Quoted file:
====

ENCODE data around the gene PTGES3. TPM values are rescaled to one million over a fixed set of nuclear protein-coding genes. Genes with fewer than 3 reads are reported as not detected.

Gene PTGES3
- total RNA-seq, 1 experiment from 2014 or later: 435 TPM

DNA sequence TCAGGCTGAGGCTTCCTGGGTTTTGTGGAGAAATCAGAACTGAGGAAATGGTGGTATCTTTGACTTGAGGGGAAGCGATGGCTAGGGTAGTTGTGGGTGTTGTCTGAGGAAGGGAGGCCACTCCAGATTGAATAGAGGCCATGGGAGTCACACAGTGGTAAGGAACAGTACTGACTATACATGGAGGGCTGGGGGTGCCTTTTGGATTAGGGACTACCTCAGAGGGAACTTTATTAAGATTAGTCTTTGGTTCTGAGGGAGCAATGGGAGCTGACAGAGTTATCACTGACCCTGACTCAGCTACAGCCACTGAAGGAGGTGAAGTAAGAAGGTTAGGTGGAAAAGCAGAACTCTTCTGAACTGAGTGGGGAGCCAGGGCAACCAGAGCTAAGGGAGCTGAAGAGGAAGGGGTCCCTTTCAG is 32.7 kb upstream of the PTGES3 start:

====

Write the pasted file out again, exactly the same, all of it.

ENCODE data around the gene PTGES3. TPM values are rescaled to one million over a fixed set of nuclear protein-coding genes. Genes with fewer than 3 reads are reported as not detected.

Gene PTGES3
- total RNA-seq, 1 experiment from 2014 or later: 435 TPM

DNA sequence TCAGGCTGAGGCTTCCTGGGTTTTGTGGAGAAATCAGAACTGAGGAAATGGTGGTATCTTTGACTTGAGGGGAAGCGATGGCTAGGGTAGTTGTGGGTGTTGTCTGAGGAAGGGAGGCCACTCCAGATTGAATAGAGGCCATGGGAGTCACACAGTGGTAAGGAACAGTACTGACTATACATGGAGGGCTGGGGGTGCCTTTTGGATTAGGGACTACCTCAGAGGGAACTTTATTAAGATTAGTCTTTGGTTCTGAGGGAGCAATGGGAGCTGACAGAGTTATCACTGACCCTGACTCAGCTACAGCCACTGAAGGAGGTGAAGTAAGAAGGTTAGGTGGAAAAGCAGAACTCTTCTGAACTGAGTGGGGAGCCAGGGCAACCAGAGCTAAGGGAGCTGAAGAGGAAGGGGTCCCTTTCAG is 32.7 kb upstream of the PTGES3 start: